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Studies conclude Haub property in Gig Harbor is not an active nesting site for herons

A blue heron passes the time on an old pylon by the Old Town Dock in Tacoma. Recently released studies conclude that there is no active nesting by great blue herons at the Haub property located at the corner of Harborview Drive and Soundview Drive in downtown Gig Harbor.
A blue heron passes the time on an old pylon by the Old Town Dock in Tacoma. Recently released studies conclude that there is no active nesting by great blue herons at the Haub property located at the corner of Harborview Drive and Soundview Drive in downtown Gig Harbor. Staff file, 2015

Recently released studies conclude that there is no active nesting by great blue herons at the Haub property located at the corner of Harborview Drive and Soundview Drive in downtown Gig Harbor.

The studies — conducted cooperatively by the Washington Department of Fish and Wildlife (WDFW) and Soundview Consultants LLC — began in March 2016 at the request of the landowner.

While no nesting behavior from the birds at the site was recorded by officials, the birds were spotted roosting on the site during the winter.

The study from Soundview Consultants — an environmental consultant firm located in Gig Harbor — was led by biologist Patti Bakker, senior scientist and environmental planner for the firm.

“Basically this year’s results matched what we suspected might happen given what we know about the quality of the habitat and the species of bird,” Bakker said. “The results this year were slightly different from last year in that there was the roosting going on from the herons from December to March — but no nesting behavior, which is what we predicted. The last sighting in the area was in late March but in the April monitoring there was no herons spotted in the area.”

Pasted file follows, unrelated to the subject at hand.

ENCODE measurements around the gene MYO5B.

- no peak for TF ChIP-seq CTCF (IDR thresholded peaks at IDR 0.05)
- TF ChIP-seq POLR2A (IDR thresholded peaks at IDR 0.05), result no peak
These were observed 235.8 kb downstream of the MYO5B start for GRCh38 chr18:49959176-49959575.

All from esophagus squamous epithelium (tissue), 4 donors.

Basically this year’s results matched what we suspected might happen given what we know about the quality of the habitat and the species of bird. The results this year were slightly different from last year in that there was the roosting going on from the herons from December to March — but no nesting behavior, which is what we predicted. The last sighting in the area was in late March but in the April monitoring there was no herons spotted in the area.

Patti Bakker, senior scientist and environmental planner for Soundview Consultants LLC

Herons begin nesting around April and were likely already established at other, more preferable nesting sites. The birds were spotted flying to the north side of the Harbor and Bakker speculated that there might be nesting in a stand of trees there.

The report from WDFW biologist Michelle Tihri also states that on April 27 a search of the nests on the Haub property revealed them to not be in use and no herons on the site at that time.

This is the third consecutive year that the site has not been actively used for nesting by the herons, the WDFW report states.

Bakker said that there are several reasons why the site would be less desirable to the herons, which includes the increased noise and human presence near the site, the number of predators (eagles) and harassers (crows) in the area and the lack of readily accessible food sources.

Another reason the herons may have moved from the site, Bakker states in her report, is the nearby presence of several more preferable nesting sites within five miles. Those sites include:

▪ the Narrows Park open space containing 36 acres of natural area